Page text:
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All about Lalleshwari from Kashmir | Life events of Lalleshwari/Lal Ded from Jammu and Kashmir

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Lalleshwari, also known as Lal Ded (1320 - 1392), was a Kashmiri mystic of the Kashmir Shaivism school of Hindu philosophy. She was the creator of the style of mystic poetry called Vatsun or Vakhs, literally "speech" (from Sanskrit Vaak). Known as Lal Vakhs, her verses are the earliest compositions in the Kashmiri language and are an important part of the history of modern Kashmiri literature.

Lal Ded (Mother Lal or Mother Lalla) is also known by various other names, including Lal Dyad (Dyad means Grandmother).

Life
A great deal of the records of Lal Ded's life is contained in oral tradition, and consequently, there is considerable variance in the details of her life and beliefs. 

Most modern scholars place Lal Ded's birth between 1301 and 1320 C.E., near Sempore or Pandrenthan. She is estimated to have died in 1373, and a grave near Bijbehara is commonly attributed to her, although there is no confirmation. Lal Ded was born Brahmin family and was married at the age of twelve by the local customs.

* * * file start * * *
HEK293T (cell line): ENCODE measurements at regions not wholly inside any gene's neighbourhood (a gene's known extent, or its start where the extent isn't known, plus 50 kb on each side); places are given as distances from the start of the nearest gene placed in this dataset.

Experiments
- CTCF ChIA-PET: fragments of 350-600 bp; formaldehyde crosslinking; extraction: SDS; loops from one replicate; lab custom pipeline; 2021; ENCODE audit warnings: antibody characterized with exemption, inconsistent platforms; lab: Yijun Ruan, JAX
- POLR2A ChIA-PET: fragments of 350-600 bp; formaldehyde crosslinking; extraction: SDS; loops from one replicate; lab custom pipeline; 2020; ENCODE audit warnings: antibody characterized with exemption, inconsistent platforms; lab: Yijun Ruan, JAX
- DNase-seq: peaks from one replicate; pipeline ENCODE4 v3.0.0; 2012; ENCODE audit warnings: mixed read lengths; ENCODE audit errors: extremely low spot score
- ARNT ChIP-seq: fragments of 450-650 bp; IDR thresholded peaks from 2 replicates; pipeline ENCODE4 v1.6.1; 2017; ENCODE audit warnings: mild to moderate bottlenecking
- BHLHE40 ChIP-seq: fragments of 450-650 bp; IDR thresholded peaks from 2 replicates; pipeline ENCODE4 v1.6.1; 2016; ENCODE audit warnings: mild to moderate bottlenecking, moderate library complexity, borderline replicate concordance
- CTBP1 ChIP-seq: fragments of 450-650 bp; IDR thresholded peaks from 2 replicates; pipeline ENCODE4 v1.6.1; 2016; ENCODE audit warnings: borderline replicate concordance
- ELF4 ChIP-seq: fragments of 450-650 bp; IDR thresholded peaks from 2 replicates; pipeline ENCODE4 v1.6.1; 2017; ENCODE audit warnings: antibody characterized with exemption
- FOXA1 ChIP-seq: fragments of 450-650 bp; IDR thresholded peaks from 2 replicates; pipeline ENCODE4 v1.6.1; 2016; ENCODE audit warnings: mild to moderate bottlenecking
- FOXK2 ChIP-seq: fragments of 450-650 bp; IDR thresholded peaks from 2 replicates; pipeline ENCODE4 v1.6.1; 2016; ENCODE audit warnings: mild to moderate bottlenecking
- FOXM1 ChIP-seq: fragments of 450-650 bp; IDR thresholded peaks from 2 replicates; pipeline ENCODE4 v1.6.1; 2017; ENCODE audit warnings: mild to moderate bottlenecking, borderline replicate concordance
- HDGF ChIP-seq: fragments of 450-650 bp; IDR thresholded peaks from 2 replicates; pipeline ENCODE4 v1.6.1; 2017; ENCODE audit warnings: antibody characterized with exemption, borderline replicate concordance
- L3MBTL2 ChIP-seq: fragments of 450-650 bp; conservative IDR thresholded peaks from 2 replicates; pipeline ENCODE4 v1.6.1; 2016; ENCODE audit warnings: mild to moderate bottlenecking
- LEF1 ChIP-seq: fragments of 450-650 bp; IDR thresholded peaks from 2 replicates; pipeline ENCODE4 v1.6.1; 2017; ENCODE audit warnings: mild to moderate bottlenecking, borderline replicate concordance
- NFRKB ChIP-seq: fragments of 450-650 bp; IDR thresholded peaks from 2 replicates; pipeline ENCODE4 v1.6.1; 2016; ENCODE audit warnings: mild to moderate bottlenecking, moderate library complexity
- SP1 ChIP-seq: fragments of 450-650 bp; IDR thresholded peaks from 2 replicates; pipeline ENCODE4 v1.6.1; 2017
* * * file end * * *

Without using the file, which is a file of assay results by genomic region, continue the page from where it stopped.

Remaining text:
Following her marriage, she was renamed, as is custom, to Padmavati, but continued to be known as Lalla or Lal Ded. Some reports suggest her marriage was unhappy, and that she left home, between the ages of twenty-four and twenty-six, to become a disciple of a spiritual leader, Siddha Srikanth or Sed Boyu, who was a Shaivite. As part of her religious education, she traveled alone on foot, surviving on alms, before becoming a teacher and spiritual leader herself.

Literary Works
Lal Ded's poems represent some of the earliest known works of Kashmiri literature and were written as Kashmiri began to emerge as a distinct language from Apabhramsa-Prakrit, which was spoken in North India. A total of 285 poems, known as vakhs, are attributed to Lal Ded.

Themes
Lal Ded's vakhs are drawn from influences and languages that made contact with the Indian sub-continent in her life, drawing from Sanskrit, Islamic, Sufi, and Sikh cultures. She continued the mystic tradition of Shaivism in Kashmir, which was known as Trika before 1900.

Example of Lal Vakh
Ami pana so'dras nAvi ches lamAn
Kati bozi Day myon meyti diyi tAr
Ameyn tAkeyn poniy zan shemAn
Zuv chum bramAn gara gatshaha.

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